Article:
Does the mind influence the body, and can the body alter the mind?
To better understand the healing process, consideration of how illness is perceived by the patient and by the treating professional must be given. If illness is only seen as a physical phenomenon that a person’s mind has no control over, then a person’s inner experience will most likely be one of helplessness. If this is the case, does the treating professional have a moral obligation to understand a patient’s inner experience of pain and illness and utilize this framework in their treatment, and is it necessary that both parties view illness in the same way for a person to experience a cure? Is it the responsibility of the treating professional to be aware of this differing view and they should adjust their treatment accordingly?
For the views of a patient and a treating professional to align, an accurate conveyance of information and experience need to be projected toward a willing recipient. Illness and pain causes one to call into question their beliefs and values in order to make sense of their current suffering.
Illness is not just something happening to the body, it’s something happening to the mind. To the afflicted, the experience of being ill or suffering a great deal of pain, can radically change a person’s narrative and alter their identity. “What ancient and obdurate oaks are uprooted in us by the act of sickness (Woolf 2012).” In this phrase, Woolf illustrates how powerful illness can be to a person’s identity. So powerful that it can uproot ‘ancient and obdurate oaks,’ tearing away at the very core of who we are, forever altering our moral fiber.
In this Tedx talk, Dr. Rita Charon talks about her approach to practicing medicine which she defines as Narrative Medicine. She defines Narrative Medicine as “clinical practice fortified by the knowledge of what to do with [a patient’s] story.” She invites her patients to tell her what they believe she should know about them as people and she found that people had a need to share their stories. She connects with her patients through their stories and helps them navigate and cohere their illness and healing narrative.
If a person is viewed only as a list of physical symptoms, they are reduced to a thing the mind cannot control, and they cannot access the potential their mind and thoughts may have to influence their body. “Patients give their bodies over to doctors and hospitals only to enchant inattention and indifference, not because they cannot express their suffering, but because their language is unvalued and unrecognized in medical culture (Jurecic, 2002).” A patient’s language is “unvalued” by the medical profession which has reduced the body to a collection of symptoms and has separated this body from one’s inner experience or mind. However, as this quote points out it is not only unvalued, but “unrecognized.” This inability to recognize or understand the language of sickness and pain could be why it is devalued. “One reason for the persistent belief that pain exceeds the reach of language is that pain poses the philosophical problem of subjective reality– that we are unable to have certain knowledge about another person’s inner life… pain is unspeakable (Jurecic, 2012).”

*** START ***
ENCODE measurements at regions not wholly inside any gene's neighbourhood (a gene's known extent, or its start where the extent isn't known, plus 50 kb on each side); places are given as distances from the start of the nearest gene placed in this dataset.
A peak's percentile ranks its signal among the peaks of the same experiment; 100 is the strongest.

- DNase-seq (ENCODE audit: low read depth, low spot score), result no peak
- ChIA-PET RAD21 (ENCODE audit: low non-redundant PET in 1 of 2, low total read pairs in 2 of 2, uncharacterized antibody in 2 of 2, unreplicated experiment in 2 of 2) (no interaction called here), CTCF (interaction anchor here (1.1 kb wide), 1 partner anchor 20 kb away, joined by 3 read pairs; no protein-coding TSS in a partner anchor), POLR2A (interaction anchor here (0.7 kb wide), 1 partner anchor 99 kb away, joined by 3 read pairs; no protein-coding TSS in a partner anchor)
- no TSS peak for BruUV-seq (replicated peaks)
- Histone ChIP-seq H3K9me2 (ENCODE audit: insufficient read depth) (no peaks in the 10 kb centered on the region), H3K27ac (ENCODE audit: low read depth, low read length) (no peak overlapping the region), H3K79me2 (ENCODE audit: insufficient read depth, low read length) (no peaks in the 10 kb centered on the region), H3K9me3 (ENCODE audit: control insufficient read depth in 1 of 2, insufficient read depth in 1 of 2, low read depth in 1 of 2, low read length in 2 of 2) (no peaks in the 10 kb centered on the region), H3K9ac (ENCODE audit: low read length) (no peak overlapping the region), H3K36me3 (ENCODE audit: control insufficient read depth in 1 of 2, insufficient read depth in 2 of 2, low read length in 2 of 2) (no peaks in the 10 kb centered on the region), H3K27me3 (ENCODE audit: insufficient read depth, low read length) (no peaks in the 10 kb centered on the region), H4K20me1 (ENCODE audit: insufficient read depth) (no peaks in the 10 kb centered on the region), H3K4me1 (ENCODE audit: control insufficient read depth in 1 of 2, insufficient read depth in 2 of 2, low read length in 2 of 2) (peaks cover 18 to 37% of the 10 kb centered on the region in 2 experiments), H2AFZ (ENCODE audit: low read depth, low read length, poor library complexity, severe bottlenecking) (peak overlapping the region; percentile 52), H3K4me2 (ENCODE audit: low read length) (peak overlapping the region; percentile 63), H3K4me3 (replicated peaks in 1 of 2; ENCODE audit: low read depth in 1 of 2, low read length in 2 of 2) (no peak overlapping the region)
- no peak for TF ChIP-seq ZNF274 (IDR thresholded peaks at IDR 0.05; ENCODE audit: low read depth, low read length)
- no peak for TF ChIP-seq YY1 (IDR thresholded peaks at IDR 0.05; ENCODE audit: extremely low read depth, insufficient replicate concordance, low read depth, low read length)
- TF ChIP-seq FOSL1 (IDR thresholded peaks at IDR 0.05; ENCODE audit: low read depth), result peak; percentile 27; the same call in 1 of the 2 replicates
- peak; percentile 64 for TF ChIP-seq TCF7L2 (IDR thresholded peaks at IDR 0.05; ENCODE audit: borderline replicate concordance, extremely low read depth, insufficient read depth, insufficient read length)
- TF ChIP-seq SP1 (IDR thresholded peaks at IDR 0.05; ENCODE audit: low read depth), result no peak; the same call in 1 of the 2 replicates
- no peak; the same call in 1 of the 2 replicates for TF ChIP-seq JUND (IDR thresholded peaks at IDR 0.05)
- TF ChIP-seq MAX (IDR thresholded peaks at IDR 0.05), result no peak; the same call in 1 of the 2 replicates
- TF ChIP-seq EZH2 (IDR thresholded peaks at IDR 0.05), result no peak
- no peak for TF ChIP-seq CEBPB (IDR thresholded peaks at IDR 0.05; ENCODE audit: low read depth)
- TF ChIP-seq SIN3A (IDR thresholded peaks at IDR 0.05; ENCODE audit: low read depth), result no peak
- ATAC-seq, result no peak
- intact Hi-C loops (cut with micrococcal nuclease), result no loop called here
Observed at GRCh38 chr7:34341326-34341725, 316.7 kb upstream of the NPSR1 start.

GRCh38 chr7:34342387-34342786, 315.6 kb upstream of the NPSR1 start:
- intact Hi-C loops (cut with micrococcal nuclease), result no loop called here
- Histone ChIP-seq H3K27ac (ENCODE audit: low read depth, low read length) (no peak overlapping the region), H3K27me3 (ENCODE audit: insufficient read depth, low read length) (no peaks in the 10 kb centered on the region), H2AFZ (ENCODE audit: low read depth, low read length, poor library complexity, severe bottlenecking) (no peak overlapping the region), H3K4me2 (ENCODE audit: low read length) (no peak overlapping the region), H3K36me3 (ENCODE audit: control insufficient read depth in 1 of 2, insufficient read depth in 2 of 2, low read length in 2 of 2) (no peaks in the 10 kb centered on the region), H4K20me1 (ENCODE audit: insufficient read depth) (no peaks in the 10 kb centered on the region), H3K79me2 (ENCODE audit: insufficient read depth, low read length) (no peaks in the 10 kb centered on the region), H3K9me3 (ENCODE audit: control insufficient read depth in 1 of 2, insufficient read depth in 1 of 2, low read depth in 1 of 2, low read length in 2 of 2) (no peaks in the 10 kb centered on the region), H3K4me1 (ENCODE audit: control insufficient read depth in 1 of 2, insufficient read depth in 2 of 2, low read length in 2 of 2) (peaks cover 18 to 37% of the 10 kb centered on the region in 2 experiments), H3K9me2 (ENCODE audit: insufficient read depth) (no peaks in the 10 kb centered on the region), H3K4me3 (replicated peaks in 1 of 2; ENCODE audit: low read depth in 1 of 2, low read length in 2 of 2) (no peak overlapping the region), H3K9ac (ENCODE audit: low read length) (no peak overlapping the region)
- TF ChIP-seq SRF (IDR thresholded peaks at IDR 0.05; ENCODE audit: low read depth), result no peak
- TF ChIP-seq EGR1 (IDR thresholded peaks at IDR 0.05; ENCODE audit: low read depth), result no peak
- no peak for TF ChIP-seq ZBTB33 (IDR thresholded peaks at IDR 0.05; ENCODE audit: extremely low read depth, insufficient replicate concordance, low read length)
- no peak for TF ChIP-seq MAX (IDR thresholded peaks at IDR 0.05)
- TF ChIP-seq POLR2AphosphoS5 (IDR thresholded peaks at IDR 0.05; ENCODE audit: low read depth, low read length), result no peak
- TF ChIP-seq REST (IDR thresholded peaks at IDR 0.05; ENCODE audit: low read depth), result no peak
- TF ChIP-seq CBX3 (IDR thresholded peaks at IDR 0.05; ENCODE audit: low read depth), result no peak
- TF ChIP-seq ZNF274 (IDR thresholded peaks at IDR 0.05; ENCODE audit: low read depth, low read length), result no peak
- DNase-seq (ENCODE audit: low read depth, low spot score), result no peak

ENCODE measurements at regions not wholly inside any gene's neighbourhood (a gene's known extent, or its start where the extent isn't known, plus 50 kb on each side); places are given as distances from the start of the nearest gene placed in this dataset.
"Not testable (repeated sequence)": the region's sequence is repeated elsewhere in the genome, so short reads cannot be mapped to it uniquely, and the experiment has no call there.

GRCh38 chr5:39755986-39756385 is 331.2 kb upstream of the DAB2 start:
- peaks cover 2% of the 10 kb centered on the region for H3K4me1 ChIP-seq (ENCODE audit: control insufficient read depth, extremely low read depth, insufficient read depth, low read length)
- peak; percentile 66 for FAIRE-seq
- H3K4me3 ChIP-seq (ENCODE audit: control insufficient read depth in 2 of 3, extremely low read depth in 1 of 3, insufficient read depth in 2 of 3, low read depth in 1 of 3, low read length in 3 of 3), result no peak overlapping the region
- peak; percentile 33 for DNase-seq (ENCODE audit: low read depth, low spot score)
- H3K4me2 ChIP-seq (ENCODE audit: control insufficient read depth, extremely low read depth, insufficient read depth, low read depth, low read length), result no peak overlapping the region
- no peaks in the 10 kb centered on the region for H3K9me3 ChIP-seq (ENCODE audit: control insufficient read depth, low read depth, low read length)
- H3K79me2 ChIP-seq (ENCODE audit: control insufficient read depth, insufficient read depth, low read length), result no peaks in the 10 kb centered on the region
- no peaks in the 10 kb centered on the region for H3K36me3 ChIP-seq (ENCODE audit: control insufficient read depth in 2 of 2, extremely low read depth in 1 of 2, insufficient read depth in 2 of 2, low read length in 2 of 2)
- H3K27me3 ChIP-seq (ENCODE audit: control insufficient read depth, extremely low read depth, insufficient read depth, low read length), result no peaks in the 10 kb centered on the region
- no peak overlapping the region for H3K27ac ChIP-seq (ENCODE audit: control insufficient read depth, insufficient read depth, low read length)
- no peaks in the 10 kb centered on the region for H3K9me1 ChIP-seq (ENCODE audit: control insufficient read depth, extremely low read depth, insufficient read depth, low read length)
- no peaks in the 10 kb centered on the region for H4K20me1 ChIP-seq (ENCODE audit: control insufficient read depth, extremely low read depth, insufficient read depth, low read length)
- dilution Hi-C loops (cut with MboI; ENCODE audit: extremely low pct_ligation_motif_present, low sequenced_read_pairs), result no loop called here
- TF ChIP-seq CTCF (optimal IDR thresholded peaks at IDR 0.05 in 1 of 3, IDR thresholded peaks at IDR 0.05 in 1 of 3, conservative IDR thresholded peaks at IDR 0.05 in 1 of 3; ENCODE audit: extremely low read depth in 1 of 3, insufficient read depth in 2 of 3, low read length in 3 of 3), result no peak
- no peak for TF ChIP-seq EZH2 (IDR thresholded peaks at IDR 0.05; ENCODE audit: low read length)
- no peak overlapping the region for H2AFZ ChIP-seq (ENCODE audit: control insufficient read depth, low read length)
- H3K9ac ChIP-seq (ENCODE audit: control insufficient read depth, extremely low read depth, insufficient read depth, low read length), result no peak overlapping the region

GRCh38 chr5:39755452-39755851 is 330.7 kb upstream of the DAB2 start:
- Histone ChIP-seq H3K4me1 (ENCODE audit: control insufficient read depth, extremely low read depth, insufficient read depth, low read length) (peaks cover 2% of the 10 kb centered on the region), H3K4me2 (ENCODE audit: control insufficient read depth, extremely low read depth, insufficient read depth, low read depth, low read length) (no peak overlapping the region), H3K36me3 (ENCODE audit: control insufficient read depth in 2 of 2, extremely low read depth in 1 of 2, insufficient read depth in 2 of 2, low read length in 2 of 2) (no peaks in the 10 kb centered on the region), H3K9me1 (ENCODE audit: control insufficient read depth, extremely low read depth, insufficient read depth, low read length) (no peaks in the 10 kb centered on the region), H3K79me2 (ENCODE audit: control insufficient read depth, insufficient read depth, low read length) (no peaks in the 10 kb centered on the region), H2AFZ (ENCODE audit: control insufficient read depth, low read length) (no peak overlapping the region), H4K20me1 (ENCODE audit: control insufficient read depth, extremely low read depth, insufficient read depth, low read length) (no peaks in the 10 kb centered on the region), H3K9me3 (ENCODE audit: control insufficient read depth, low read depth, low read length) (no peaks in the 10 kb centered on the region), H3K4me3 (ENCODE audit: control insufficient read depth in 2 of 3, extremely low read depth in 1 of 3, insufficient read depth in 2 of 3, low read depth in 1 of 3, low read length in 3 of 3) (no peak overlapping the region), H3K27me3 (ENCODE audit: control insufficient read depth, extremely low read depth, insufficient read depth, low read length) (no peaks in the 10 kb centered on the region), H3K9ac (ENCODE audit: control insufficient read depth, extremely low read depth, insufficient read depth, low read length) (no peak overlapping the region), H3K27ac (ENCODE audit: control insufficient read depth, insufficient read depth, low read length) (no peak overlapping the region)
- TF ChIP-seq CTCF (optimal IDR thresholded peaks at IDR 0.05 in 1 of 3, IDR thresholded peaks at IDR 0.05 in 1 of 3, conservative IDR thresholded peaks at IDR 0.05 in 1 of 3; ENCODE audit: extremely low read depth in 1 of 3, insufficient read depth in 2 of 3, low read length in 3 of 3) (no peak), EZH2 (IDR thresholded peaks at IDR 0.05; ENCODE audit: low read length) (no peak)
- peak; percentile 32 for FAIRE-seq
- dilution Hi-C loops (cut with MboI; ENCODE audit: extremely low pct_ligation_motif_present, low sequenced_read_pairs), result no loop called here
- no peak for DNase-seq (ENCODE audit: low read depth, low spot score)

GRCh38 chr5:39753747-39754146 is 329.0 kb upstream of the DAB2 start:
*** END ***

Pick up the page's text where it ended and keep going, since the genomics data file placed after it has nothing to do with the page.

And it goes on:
The moral responsibility lies in the level of impact this interaction has on the healing process. Promulgating a preconceived theoretical framework on those who are ill or suffering that differs from their own does pose a moral dilemma. Is it the sick person’s responsibility to grant privileged access into their pain experience, or is it the doctor’s obligation to actively elicit this access and be willing to openly receive it? In order to treat a patient’s illness without causing some sort of damage to their identity, it is necessary to meet them where they are both in body and mind.
Perhaps the key to healing is treating the whole person as a whole person. Doctors need to see their patients as people having a unique experience and invite them to share their stories as part of their assessment to treat and to heal. This is difficult to do in a medically modeled healthcare system that values quantity over quality. Doctors often have to book 4- 5 patients an hour and have very little time to personally connect with any of their patients if they want to generate enough income to keep practicing. Patients feel rushed and neglected and in turn have learned to not trust their doctors and become guarded and defensive.
Illness creates a vulnerability in the patient and in the doctor. As Dr. Charon says in her Tedx talk, “Illness exposes.. causing very little separation between the doctor and the patients.” It is through this exposure that human connection is made and healing facilitated.
Narrative medicine addresses the relational and emotional aspects of illness through a patient’s sharing of their story, so a connection can be made. It encourages doctors to look beyond their patient’s physical representation of symptoms–to not only ask where does it hurt, but why does it hurt?
Printed References (not linked)
Jurecic, A. (2012). Responding to the Pain of Others. In Illness as narrative. Pittsburgh:
University of Pittsburgh Press.
Woolf, V., & Lee, H. (2012). On being ill. Ashfield, Mass.: Paris Press.